Auto insurance coverage activates in a particular order. The major variation in the event of an Uber or Lyft accident is the additional insurance coverage potentially provided by the rideshare companies. Getting to that policy, however, means a few things must happen. Let’s go in order.

Step 1: File a Claim With the Rideshare Driver’s Insurance Company

Like other auto accidents, you first seek compensation from the first available insurance policy – any policy on the vehicle itself. Going a bit deeper, the policy insuring the vehicle is followed by any that the driver has, followed by any other applicable policies. This order matters because some rideshare drivers may rent cars to work in, which is another complication you may face. Note that you are filing a claim here, not settling it – seeking to settle this early in the process is almost certainly a mistake.

Step 2: Get Well – Seek Medical Care Until You’re Better

Here’s where many people falter in seeking compensation. Why would you settle your case before your injury was as healed as possible? Future medical expenses could be staggering if your injury is severe or disabling. What about lost wages? Loss of family time? An insurance company may want to settle any bodily injury claim as quickly and as cheaply as possible. Meanwhile, you’ll see medical bills piling up.

By the way, if you have health insurance, you should almost certainly use it. Learn more about that here.

NOTE: Steps 2 and 3 are interchangeable here, depending on your injury. A more serious injury may mean you need to file a claim with Uber or Lyft sooner.

Step 3: If the Driver’s Policy Isn’t Enough, File a Claim With Uber or Lyft

One of the benefits Uber or Lyft offers to a driver is an additional insurance policy provided by Uber and Lyft. Those policies are different in some ways, but they both require the driver’s own auto insurance policy to be exhausted before they kick in. The bodily injury coverage limits vary depending on what the driver has chosen.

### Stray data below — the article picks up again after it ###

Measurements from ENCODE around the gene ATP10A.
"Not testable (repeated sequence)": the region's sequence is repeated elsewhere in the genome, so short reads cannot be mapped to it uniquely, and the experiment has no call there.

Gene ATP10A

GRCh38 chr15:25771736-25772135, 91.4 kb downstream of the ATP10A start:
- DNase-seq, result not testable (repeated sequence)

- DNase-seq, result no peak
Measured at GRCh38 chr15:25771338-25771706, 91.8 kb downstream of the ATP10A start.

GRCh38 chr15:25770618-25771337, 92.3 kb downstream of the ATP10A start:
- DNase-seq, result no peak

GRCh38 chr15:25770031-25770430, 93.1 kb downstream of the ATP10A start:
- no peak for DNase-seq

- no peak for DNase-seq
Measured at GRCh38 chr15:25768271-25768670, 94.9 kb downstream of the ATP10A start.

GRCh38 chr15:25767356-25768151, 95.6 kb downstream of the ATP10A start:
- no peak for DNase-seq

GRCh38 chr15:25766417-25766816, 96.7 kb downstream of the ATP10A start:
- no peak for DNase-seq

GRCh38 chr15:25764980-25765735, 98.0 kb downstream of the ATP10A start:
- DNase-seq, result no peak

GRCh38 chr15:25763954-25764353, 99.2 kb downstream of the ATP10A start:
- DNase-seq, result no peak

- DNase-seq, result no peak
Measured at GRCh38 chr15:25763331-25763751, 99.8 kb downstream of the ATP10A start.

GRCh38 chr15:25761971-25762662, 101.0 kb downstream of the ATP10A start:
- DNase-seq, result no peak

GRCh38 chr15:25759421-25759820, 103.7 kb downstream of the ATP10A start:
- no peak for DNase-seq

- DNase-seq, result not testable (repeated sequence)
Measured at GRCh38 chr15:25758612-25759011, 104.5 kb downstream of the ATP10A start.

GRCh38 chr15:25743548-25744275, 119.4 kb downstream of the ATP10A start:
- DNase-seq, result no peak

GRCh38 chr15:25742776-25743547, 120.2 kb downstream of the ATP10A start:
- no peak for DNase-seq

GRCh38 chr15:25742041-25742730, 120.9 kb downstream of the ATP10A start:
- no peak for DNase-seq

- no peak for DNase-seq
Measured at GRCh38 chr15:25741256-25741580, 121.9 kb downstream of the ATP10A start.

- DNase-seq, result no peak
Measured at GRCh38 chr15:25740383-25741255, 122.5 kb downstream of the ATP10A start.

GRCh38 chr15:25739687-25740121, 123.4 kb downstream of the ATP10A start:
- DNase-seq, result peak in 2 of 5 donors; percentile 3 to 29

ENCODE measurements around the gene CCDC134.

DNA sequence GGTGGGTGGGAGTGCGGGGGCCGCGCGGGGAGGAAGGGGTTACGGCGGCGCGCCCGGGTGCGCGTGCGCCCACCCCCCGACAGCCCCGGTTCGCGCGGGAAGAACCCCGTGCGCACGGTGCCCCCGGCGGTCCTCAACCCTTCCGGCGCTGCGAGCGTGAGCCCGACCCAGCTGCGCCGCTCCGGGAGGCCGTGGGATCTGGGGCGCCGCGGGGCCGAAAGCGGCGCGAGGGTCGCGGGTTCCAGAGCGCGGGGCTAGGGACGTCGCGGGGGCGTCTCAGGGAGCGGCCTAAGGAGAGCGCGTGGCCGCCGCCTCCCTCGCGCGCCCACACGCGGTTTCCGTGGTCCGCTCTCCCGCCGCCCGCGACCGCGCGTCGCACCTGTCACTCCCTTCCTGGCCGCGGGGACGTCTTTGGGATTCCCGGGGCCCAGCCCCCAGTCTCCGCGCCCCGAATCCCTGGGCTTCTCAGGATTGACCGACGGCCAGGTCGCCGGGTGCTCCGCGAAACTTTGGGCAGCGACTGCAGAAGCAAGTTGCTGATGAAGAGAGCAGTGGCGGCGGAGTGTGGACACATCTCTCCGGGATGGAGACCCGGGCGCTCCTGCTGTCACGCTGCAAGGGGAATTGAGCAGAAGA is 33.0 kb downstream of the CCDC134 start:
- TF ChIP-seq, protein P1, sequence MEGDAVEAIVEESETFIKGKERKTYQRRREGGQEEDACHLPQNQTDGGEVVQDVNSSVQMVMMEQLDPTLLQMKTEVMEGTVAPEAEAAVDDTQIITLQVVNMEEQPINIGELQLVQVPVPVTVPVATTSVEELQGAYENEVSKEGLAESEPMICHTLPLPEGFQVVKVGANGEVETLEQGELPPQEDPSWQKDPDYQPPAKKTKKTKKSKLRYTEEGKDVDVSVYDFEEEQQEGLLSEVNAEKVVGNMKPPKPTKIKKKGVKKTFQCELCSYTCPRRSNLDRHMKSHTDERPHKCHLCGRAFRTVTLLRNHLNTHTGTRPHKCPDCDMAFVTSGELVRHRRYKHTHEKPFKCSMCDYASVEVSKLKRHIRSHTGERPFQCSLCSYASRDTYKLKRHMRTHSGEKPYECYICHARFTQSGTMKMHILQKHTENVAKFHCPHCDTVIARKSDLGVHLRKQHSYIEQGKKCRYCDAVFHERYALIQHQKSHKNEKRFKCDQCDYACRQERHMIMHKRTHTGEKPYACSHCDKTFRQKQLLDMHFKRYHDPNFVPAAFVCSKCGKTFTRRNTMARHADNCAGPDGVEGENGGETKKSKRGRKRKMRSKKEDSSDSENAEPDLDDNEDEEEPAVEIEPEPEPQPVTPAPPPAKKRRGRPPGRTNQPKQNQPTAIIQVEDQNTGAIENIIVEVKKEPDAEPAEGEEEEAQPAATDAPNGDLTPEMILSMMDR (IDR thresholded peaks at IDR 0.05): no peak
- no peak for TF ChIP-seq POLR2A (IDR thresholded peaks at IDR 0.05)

This is why the driver’s status within the Uber or Lyft app at the time of the accident matters, as the rideshare companies’ insurance policies and coverages may vary depending on the driver’s status. Even if rideshare drivers have an illuminated placard, it does not necessarily mean they’re working, that’s why checklist item #5 above is so important.

Step 4: Try to Settle Your Claim…

If you have not consulted with a personal injury attorney before now, you absolutely should do it now. The sooner you hire an Uber and Lyft accident lawyer, the more work we can do for you and the more we can fight for your best interests.

Remember that you’re not the insurance company’s client. You’re an expense for most. Some insurance companies may delay and deny for as long as possible, waiting for the weight of more and more medical bills and lost wages to take a toll on your resolve. When it comes to insurance company tactics, Uber and Lyft accidents are very similar to normal auto accidents. The difference here is that you may have to fight twice: once with the rideshare driver’s car insurance and once with the insurance company from Uber or Lyft.